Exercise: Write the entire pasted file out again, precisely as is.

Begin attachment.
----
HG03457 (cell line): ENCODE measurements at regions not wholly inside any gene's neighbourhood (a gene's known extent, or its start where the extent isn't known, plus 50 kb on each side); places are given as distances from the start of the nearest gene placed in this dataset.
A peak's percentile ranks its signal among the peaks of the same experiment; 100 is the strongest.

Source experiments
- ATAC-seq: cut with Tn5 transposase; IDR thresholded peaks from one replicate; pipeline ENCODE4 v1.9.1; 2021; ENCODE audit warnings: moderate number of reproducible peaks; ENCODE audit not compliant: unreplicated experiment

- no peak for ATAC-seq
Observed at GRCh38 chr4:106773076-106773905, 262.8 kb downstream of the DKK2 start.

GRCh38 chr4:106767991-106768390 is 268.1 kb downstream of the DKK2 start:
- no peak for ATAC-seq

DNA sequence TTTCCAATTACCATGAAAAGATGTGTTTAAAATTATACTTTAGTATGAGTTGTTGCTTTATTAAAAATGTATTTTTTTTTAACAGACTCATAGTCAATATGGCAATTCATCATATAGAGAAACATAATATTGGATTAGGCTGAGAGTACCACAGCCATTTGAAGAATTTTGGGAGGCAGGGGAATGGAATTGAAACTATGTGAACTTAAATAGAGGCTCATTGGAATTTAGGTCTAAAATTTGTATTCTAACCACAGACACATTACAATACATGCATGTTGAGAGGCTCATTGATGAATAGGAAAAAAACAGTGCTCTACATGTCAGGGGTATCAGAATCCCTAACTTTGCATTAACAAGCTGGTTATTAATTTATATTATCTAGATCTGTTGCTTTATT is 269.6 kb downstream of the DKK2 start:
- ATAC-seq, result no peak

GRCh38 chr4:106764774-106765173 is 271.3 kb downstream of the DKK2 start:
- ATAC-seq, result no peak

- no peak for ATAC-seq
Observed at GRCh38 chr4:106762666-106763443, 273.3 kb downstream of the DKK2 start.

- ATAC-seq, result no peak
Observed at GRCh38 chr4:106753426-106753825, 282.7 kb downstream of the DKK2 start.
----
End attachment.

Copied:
HG03457 (cell line): ENCODE measurements at regions not wholly inside any gene's neighbourhood (a gene's known extent, or its start where the extent isn't known, plus 50 kb on each side); places are given as distances from the start of the nearest gene placed in this dataset.
A peak's percentile ranks its signal among the peaks of the same experiment; 100 is the strongest.

Source experiments
- ATAC-seq: cut with Tn5 transposase; IDR thresholded peaks from one replicate; pipeline ENCODE4 v1.9.1; 2021; ENCODE audit warnings: moderate number of reproducible peaks; ENCODE audit not compliant: unreplicated experiment

- no peak for ATAC-seq
Observed at GRCh38 chr4:106773076-106773905, 262.8 kb downstream of the DKK2 start.

GRCh38 chr4:106767991-106768390 is 268.1 kb downstream of the DKK2 start:
- no peak for ATAC-seq

DNA sequence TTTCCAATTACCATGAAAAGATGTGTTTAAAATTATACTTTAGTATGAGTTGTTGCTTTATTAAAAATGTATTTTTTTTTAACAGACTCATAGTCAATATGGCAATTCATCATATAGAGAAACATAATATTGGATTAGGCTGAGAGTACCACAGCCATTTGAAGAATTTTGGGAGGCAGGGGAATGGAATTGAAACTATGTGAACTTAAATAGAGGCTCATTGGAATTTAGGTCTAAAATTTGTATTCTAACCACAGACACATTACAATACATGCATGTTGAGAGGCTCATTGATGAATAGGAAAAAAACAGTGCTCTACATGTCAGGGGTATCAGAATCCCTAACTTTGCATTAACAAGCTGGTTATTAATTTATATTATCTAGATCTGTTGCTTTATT is 269.6 kb downstream of the DKK2 start:
- ATAC-seq, result no peak

GRCh38 chr4:106764774-106765173 is 271.3 kb downstream of the DKK2 start:
- ATAC-seq, result no peak

- no peak for ATAC-seq
Observed at GRCh38 chr4:106762666-106763443, 273.3 kb downstream of the DKK2 start.

- ATAC-seq, result no peak
Observed at GRCh38 chr4:106753426-106753825, 282.7 kb downstream of the DKK2 start.